That at least is something that did become clarified yesterday. The legal procedure required to extend Brexit formally, as Parliament was required to do after agreement between Theresa May and the EU, was known as a Statutory Instrument, and that was passed yesterday … though 30 three-line-whipped Conservative MPs defied the Government and voted against it despite being faced with warnings from the Whips Office that voting it down would plunge the UK not just into further Brexit-related constitutional chaos but into deep and intractable legal problems. It passed, anyway, and so Brexit is now 12 April … without a deal unless MPs approve the Withdrawal Agreement in another Meaningful Vote (MV3) or come up with some solution to resolve the impasse.

They are sitting tomorrow even though they don’t usually sit on Fridays, and indeed have lost the first week of their Easter break … they are there until they resolve this, or until the clock counts down to No Deal on 12 April, whichever is sooner.

Updated 26 March: You will read a lot today about MPs “taking back control” of Brexit in Parliament last night. As with other claims of “taking back control”, the reality doesn’t always match up to the hype, and what MPs have actually taken control of is not Brexit, but the timetable of Parliamentary business which will see them discuss and vote on an alternative type of Brexit to that offered by the Withdrawal Agreement negotiated by the Government and the EU.

What this means is that over the next few days MPs will hold a series of what they call indicative votes, being a means of indicating (hence “indicative”) the options which Parliament could, if it came to it, coalesce around and approve. These options could include remaining in the single market or the customs union, or they could include a second referendum or a general election. But they will only be indicative – and even if the Government acknowledges them fully, they won’t be “approved” until voted on as actual measures in their own right. These votes are merely to see what MPs could approve, not what they do approve.

In fact, as different ministers including the PM herself have now said several times, the Government doesn’t want MPs to have the control, doesn’t think indicative votes are either useful or effective, and if they result in MPs agreeing they could support a measure that’s not in the Conservative Party’s last election manifesto, then the Government will simply ignore them. That, of course, could cause constitutional upheaval on a scale we have not yet seen and at least one MP has said that in such a case MPs would pass legislation instantly to force the Government to take notice of Parliament’s view whether or not it’s in their Tory manifesto, though it is not immediately clear how MPs themselves could force through such legislation.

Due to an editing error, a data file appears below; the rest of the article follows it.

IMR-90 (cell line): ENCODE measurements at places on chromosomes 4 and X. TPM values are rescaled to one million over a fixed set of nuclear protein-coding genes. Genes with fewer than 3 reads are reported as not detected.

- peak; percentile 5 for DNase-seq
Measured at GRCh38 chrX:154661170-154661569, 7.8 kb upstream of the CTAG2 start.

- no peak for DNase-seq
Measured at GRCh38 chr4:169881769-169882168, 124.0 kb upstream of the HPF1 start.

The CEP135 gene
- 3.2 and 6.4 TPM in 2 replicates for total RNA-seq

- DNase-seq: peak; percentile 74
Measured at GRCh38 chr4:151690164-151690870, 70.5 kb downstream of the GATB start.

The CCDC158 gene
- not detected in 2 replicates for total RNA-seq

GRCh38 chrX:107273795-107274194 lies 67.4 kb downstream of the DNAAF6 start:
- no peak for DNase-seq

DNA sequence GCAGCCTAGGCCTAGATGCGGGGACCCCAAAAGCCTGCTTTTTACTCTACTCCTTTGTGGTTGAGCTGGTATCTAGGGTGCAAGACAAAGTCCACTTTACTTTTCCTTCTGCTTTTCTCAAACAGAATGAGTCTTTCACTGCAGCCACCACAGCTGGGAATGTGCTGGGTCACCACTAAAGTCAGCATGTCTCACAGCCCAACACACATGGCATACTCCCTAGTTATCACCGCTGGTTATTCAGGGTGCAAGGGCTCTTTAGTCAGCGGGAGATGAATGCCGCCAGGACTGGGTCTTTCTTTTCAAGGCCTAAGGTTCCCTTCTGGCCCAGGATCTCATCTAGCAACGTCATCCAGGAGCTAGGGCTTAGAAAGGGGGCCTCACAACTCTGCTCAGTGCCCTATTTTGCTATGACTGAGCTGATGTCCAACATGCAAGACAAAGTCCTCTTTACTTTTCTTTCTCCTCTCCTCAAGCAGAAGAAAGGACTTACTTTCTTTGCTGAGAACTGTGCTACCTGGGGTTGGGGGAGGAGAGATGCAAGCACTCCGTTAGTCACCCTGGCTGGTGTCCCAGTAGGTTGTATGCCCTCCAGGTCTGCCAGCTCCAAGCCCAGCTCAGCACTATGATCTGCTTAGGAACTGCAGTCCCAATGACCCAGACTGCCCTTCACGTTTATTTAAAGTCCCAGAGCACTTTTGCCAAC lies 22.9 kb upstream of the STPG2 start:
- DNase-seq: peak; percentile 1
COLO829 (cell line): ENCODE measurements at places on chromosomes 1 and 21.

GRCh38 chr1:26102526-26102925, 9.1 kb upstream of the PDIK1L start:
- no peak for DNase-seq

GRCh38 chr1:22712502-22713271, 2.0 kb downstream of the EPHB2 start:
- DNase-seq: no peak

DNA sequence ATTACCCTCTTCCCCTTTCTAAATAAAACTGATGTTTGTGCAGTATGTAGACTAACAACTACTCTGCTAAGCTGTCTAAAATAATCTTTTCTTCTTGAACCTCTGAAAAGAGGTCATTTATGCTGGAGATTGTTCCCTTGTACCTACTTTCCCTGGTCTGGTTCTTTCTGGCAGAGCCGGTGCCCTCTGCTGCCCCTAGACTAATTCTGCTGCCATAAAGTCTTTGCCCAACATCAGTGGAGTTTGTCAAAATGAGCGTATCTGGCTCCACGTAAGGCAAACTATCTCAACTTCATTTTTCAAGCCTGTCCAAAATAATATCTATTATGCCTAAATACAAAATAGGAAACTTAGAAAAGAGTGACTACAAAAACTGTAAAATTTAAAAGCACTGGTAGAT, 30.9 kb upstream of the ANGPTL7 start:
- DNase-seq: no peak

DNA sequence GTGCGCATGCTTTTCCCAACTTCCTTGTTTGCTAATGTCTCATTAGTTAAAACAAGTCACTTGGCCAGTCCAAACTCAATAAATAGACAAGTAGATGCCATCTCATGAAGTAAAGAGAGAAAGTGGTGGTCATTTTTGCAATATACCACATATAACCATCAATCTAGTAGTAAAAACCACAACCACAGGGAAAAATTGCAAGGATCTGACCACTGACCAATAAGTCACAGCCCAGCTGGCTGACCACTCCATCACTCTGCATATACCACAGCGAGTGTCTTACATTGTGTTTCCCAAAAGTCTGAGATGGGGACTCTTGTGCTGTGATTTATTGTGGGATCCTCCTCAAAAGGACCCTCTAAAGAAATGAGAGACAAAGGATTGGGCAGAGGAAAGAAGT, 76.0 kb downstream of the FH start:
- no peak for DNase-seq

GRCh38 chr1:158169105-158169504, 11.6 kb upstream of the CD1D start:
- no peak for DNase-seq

Others are saying that they are now intent on taking further emerging considerations and possible action in light of the clear evidence now that Cabinet and the Government are only concerned with the Conservative Party rather than the country. Where this might lead is another thing but it is indicative itself of the way in which the Government seems to be unable to get any traction for what actually matters – stability and assurance for the country, its economy, its nationals in the UK or the EU, and EU nationals within the UK.

At present, with Meaningful Vote 3 postponed because of lack of support and May’s inability to reconcile the irreconcilable, and without any immediate sign of an actual decision that achieves something concrete coming out of Parliament, the UK has just over 16 days left in the EU before it leaves with No Deal.

Source: Janet Anscombe https://www.janetanscombe.com/news/brexit-negotiations-affecting-british-nationals-in-tenerife.html